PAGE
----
Employment Law 2020: What to Expect

Howes Percival

2nd January 2020

2019 was a busy year for new employment legislation with minimum wage increases, more details in payslips, and increased penalties for “aggravated” breaches of employment law to £20,000. The #MeToo campaign also led to non-disclosure clauses / agreements being argued as unenforceable with professional bodies issuing strong cautions against their use. 2020 was scheduled to have further developments following the Good Work Plan, but with the General Election many of the proposed changes have fallen as they had not completed the legislative process in time. Brexit legislation has been stop / start and the final plans in relation to the right to work remain outstanding. 

The 6 April 2020 is a busy day in the employment calendar and sees a number of changes coming into force including the following:


As of 6 April 2020 all employees and workers will have a day one right to a written statement of terms. This s.1 statement has also been expanded and contains additional details previously available to the employee in a separate document.


Temporary work agencies must, as from 6 April 2020, provide agency work-seekers with a Key Information document, including information on the type of contract, the minimum expected rate of pay, how they will be paid and by whom. In addition to this, with effect from 30 April 2020, the Swedish derogation provision will no longer apply.


Again with effect from 6 April 2020, the reference period to be used to calculate average weekly pay for holiday pay will be increased from 12-weeks to 52-weeks.


The off-payroll working rules (IR35) are scheduled to be extended to large and medium-sized companies in the private sector with effect from 6 April 2020. Companies that do not fall within the small exemption will be required to carry out their own determination as to the employment status of individuals engaged through personal service companies/intermediaries, will need to provide that determination to fee payers and workers and adopt a resolution process in the event of disagreement. They will also be responsible for the payment of tax and NIC’s where there is deemed employment. HMRC have developed, and updated, an online checking tool (Check Employment Status Tool), CEST, which, if completed correctly, HMRC have stated that they will accept the determination as given by this check. Whilst the rules are scheduled to apply from 6 April 2020, the final legislation to introduce these changes remains incomplete and is on hold as a consequence of the General Election. Additionally, the rules, and further reform to them, have become a point of debate by the Parties in their election campaigns and there have been growing calls from businesses and professional organisations to postpone their implementation. However, at this time, the information available indicates that it is likely that the new rules will be implemented as expected on 6 April 2020 but we will issue a newsflash as soon as any further information becomes available to us.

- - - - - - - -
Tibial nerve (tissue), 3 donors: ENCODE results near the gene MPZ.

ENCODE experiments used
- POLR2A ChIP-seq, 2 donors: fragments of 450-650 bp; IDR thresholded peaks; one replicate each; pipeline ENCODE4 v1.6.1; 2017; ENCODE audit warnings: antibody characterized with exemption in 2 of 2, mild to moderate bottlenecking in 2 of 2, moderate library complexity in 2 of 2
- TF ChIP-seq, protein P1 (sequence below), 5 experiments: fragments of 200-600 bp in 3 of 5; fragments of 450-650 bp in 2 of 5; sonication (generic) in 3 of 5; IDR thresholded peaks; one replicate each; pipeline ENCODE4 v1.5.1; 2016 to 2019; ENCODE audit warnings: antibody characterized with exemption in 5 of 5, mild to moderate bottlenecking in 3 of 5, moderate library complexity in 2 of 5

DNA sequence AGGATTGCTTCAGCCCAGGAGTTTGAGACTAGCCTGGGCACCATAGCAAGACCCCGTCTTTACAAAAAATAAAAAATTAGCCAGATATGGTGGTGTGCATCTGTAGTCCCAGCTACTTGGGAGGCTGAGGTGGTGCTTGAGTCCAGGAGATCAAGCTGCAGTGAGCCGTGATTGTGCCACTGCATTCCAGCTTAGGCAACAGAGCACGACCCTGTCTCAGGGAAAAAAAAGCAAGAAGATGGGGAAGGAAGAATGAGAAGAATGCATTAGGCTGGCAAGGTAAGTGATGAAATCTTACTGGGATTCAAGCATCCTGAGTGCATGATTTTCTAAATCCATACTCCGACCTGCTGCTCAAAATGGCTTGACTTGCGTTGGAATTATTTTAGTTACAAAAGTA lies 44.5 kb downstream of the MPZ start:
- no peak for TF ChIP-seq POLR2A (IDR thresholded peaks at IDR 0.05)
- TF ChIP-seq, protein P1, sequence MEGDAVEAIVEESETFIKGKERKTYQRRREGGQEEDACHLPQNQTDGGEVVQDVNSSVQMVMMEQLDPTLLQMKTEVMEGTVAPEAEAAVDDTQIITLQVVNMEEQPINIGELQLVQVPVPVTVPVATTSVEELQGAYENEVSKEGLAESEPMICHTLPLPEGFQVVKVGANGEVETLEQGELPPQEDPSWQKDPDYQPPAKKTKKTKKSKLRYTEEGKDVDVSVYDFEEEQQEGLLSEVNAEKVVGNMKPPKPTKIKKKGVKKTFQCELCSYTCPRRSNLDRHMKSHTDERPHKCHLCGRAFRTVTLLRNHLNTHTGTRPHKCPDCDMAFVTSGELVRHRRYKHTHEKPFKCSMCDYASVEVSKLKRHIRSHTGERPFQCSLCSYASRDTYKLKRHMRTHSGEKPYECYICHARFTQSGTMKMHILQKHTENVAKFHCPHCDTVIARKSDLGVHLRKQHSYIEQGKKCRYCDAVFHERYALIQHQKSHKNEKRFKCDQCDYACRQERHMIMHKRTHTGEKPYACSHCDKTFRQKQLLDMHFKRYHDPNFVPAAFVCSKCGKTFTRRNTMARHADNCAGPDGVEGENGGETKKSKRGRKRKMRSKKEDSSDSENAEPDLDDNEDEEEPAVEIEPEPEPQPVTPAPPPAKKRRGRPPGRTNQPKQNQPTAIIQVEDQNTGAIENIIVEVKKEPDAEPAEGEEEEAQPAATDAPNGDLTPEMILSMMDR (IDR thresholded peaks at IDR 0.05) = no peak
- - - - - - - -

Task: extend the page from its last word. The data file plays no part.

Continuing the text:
As a result of the tax changes and the changes to the Swedish Derogation model, many clients are looking at their resource models going forward.

Again, from 6 April 2020, all termination payments above the £30,000 threshold will be subject to class 1A NICs


The threshold to request an information and consultation agreement will be lowered with effect from 6 April 2020 from 10% to 2% of the total number of employees employed by the employer.


This Act provides for parents to be entitled to 2-weeks leave and statutory bereavement pay if they lose a child under the age of 18, which includes where a child is still-born after 24-weeks of pregnancy. However, the regulations to set out and implement this Act, i.e. when it can be taken and safeguards against detriment (redundancy / dismissal) have not yet been published. The rights are expected to come into force in April 2020.


A number of bills have fallen to the wayside as a consequence of the forthcoming General Election. This includes Bills regarding additional rights in relation to extending parental leave to self-employed partners, an extension to the protection for pregnant employees and those on adoption leave facing potential redundancy and the requirement for employers to offer and advertise flexible working.

We also continue into 2020 without a clear definition of worker for the purposes of holiday pay, national minimum wage and other legislation. Additionally, the right for workers to seek payment directly from a client, should a contractor fail to pay its workers, and the right for transparency and fairness in the payment of tips are not coming into force as these Bills have also fallen.


And finally, Brexit: At this time the EU Settlement Scheme has been implemented. This allows EU nationals who started living in the UK by 31 December 2020 (or by the date the UK leaves the EU if there is no-deal) to apply for ‘settled’ or ‘pre-settled’ status. Settled status allows the worker to stay in the UK indefinitely and will usually be granted if they have lived in the UK continuously for 5-years. If the worker has lived in the UK for less than 5-years, they can apply for pre-settled status which can become settled status at the 5-year point.

If you have any questions regarding the above changes or would like the team to review your contracts of employment in light of the 2020 requirements, please contact information@howespercival.com.

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